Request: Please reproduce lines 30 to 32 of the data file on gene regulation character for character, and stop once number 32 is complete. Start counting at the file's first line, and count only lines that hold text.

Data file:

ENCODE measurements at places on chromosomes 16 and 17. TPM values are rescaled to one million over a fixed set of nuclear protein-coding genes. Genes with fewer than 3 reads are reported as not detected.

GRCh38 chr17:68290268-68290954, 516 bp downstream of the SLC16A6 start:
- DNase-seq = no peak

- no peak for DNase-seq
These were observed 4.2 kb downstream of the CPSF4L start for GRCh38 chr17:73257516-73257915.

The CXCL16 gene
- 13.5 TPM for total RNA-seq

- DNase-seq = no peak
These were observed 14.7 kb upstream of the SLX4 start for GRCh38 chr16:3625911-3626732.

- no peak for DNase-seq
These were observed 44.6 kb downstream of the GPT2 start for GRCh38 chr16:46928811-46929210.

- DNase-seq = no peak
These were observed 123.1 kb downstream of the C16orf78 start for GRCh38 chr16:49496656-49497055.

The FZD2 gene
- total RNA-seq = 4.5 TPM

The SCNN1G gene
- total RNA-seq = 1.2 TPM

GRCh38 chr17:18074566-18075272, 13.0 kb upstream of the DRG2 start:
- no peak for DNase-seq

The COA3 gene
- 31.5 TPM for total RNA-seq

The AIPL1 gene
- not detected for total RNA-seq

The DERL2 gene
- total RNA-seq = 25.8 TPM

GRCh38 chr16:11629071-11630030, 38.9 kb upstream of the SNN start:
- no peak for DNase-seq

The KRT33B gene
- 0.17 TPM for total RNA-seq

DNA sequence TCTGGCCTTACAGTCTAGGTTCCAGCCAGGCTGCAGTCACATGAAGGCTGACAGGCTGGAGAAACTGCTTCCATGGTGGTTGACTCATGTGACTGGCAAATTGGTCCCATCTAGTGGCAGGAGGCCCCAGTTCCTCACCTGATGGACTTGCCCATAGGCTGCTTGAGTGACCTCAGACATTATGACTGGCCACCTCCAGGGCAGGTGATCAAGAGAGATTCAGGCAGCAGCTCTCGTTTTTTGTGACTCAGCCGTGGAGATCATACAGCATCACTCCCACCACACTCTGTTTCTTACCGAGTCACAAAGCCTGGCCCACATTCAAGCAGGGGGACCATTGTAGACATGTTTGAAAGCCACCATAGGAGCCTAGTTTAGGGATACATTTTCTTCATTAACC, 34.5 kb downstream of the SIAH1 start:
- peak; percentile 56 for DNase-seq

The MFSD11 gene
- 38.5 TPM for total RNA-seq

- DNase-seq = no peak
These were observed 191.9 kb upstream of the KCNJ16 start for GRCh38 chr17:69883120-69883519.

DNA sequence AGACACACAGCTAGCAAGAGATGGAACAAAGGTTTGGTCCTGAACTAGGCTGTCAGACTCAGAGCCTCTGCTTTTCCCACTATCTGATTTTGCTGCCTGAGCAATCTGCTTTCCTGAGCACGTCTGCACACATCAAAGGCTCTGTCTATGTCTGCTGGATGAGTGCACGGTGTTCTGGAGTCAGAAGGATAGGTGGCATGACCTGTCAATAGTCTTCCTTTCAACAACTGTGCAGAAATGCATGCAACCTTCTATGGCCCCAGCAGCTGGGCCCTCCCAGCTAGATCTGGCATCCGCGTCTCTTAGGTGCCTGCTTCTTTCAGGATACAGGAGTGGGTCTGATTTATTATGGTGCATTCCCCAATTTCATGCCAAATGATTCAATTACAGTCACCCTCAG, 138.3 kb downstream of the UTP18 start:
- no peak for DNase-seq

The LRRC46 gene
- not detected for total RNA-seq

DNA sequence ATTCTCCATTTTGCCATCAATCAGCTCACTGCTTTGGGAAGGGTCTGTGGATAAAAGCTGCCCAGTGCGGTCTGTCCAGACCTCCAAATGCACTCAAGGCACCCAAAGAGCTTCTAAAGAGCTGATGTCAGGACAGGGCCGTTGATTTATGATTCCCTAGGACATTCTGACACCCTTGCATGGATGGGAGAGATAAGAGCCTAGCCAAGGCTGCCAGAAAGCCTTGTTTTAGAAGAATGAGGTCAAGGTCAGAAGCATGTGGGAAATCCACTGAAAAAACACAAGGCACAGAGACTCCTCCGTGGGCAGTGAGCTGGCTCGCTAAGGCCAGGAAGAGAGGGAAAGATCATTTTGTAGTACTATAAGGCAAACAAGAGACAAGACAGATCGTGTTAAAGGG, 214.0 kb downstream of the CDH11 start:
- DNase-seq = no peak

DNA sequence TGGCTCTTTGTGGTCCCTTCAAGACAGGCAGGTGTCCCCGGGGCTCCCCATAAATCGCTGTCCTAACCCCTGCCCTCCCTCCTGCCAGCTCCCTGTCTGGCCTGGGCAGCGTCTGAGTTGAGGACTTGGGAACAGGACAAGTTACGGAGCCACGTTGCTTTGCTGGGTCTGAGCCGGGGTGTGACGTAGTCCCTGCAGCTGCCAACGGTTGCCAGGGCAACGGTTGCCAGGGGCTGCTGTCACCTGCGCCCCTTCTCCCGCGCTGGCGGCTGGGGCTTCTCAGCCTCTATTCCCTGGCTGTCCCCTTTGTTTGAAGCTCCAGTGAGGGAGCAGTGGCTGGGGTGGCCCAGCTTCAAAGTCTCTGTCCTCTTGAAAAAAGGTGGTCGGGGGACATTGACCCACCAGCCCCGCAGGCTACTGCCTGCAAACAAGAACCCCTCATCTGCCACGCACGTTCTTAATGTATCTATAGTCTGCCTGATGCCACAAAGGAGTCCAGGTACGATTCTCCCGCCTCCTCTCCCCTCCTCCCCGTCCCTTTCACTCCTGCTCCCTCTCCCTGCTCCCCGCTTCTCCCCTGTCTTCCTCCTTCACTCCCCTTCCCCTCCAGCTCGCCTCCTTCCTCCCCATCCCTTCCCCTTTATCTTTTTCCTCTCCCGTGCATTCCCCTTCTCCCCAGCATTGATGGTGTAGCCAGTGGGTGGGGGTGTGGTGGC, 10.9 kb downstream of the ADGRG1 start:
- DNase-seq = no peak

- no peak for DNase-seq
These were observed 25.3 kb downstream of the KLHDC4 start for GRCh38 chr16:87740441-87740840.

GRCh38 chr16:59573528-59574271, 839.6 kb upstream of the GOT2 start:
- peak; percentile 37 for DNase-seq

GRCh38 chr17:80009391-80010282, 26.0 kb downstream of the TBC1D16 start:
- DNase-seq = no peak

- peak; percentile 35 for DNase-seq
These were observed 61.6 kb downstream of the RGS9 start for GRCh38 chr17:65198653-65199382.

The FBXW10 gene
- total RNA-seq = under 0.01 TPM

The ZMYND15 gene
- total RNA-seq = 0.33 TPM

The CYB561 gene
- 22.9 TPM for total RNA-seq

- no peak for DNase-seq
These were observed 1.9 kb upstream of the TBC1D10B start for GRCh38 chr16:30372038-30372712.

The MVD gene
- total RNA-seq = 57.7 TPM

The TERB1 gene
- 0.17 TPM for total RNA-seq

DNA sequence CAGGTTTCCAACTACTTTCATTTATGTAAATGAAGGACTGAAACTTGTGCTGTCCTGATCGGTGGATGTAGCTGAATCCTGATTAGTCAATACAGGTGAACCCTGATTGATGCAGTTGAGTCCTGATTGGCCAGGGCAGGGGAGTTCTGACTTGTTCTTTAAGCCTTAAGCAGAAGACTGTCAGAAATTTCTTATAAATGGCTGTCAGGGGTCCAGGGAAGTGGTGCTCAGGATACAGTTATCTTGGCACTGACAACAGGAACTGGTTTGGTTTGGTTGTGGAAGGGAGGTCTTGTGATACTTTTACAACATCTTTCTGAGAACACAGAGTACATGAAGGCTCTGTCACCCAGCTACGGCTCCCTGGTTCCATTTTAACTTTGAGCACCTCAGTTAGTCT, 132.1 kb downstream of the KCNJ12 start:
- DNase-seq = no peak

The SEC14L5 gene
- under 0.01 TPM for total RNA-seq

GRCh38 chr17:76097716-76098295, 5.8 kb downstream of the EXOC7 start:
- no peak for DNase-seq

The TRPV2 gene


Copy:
DNA sequence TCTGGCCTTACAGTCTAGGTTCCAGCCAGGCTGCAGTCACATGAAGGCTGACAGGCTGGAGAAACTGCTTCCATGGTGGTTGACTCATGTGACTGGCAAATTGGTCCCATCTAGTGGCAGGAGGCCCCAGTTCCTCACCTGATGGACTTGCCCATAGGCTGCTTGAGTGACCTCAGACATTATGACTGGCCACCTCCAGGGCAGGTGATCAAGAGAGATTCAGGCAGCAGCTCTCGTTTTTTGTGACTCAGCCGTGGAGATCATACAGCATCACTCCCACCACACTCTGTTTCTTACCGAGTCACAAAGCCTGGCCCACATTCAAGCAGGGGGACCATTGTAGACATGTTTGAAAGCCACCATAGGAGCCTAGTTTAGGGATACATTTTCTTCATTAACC, 34.5 kb downstream of the SIAH1 start:
- peak; percentile 56 for DNase-seq

The MFSD11 gene